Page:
Sabbath is a grace extended towards us to be attentive to our family, friends, food, our bodies, our minds, and our worship. Don't miss out on all that it has to offer! God made and still intends for sabbath to be a norm in our lives, not an indulgence. So indulge friends!

August 11, 2014


"What is our salvation for?"

Talk about a massive question. Sometimes I'll hear it put another way: Most of us know what we're saved from--sin, evil, hell in order to get Christ, his imputed purity and righteousness, and entry to heaven--and that's all wonderful, but there's more to it than just that. We need to ask, "What are we saved to?"

We like to throw around the fact that as Christians we're "in the world, but not of the world." OK, cool. I have no problem with that... but for many of us we don't know what that means really, and we spend a lot of time arguing with one another over it. We see it primarily played out in one of three ways often:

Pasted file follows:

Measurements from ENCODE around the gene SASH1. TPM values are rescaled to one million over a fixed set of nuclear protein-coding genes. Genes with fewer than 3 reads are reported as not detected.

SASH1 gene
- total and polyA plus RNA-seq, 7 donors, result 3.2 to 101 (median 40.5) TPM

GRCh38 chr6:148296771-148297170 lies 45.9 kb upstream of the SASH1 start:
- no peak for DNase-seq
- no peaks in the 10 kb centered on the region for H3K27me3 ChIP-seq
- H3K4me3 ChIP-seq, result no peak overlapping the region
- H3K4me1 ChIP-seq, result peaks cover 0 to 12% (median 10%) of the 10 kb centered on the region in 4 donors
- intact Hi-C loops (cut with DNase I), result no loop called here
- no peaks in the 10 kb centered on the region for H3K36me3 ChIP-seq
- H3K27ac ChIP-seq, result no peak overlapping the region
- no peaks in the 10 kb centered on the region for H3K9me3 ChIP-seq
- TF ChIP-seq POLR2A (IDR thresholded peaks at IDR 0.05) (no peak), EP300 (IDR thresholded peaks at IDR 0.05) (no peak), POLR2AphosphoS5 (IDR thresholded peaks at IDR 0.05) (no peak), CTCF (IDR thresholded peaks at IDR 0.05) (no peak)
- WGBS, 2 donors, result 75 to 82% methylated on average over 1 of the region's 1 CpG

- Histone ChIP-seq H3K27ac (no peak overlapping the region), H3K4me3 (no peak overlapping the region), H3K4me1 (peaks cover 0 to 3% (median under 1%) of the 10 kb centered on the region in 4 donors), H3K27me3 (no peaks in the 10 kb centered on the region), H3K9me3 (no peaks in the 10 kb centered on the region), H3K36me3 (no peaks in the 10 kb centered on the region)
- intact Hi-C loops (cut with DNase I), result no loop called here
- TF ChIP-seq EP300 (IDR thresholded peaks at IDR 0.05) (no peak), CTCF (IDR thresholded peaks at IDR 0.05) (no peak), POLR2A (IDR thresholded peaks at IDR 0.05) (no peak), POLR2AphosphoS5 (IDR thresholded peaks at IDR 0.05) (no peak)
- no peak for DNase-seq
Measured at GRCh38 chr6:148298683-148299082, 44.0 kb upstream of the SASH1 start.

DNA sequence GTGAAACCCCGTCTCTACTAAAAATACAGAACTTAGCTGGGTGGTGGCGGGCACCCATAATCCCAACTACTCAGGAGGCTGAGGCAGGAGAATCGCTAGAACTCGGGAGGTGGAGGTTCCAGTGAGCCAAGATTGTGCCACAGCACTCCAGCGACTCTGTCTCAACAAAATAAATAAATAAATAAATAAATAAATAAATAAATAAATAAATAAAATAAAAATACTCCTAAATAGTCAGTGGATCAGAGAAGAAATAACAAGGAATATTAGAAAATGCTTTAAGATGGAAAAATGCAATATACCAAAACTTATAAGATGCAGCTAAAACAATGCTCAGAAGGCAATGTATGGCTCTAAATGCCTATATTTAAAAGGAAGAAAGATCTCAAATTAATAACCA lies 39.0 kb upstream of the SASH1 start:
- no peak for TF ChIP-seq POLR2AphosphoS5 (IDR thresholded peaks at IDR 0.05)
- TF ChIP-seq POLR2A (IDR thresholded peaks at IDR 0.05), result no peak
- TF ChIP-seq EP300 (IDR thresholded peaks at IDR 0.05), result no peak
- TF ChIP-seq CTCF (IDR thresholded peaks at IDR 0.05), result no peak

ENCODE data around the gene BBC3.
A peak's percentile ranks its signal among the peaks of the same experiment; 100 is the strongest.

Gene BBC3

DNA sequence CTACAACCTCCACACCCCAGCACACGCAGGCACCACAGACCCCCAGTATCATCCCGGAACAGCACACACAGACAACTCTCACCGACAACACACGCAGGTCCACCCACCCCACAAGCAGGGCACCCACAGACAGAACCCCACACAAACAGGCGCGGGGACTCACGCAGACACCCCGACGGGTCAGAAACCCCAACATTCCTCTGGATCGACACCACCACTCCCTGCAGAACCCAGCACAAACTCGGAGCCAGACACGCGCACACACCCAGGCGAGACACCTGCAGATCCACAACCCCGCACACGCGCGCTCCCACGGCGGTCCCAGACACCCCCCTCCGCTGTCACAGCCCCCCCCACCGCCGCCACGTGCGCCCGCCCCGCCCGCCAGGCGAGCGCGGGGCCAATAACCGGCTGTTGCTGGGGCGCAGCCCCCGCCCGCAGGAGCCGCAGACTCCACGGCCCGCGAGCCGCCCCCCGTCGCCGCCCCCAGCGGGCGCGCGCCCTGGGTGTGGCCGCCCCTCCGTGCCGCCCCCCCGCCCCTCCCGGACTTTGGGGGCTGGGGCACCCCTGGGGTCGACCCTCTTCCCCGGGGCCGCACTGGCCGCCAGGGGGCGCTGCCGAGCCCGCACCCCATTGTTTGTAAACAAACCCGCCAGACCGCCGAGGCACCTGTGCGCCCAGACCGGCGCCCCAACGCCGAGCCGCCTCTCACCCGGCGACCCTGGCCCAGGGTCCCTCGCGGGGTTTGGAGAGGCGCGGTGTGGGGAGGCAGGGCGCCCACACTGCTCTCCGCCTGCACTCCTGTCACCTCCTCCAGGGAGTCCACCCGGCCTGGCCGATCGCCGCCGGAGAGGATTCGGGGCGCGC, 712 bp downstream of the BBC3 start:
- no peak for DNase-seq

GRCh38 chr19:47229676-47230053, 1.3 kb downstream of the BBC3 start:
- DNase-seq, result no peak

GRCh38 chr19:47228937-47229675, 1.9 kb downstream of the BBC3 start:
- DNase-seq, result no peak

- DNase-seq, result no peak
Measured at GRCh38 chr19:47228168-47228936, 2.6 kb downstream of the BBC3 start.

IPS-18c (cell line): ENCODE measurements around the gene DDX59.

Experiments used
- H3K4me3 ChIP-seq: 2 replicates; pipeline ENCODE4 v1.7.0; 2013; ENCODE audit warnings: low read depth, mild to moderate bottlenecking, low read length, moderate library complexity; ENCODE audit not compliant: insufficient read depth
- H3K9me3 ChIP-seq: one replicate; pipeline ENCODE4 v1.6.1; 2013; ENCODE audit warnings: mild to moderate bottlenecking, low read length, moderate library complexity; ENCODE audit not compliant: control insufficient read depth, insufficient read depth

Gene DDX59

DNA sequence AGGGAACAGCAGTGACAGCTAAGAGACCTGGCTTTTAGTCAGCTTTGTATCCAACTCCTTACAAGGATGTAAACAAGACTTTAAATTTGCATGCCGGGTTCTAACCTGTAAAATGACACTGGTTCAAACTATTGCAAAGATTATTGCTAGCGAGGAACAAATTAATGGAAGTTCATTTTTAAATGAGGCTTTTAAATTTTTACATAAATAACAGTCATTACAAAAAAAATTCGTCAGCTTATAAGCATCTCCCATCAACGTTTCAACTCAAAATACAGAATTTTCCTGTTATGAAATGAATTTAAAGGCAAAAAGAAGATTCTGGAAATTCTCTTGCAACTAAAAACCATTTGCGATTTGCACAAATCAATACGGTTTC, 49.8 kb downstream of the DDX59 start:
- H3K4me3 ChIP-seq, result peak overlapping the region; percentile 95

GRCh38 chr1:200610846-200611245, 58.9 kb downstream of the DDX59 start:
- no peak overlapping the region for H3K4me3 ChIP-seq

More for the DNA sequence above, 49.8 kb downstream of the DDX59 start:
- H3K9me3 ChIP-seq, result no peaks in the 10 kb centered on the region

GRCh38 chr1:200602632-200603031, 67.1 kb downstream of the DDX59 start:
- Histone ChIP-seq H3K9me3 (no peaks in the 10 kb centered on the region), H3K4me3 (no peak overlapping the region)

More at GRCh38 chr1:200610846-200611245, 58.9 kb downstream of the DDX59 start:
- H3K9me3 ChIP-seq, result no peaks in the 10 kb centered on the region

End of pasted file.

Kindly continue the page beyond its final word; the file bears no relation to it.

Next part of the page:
1. The Bunker Mentality (a.k.a. Fortification). I build myself a nice little haven to duck and cover into while shutting out the rest of the world with all it's worldliness. 
  2. Domination Mentality. I'm here to dominate and condemn the world with all it's worldliness. You're so going down.
  3. Just Going with it Mentality (a.k.a Accommodation). I'm just going to give into the world and go with all it's worldliness. No rocking the boat here.   
But none of these three mentalities or ways of seeing the world are actually how God tells us to view or act in this world--a world He created in the first place.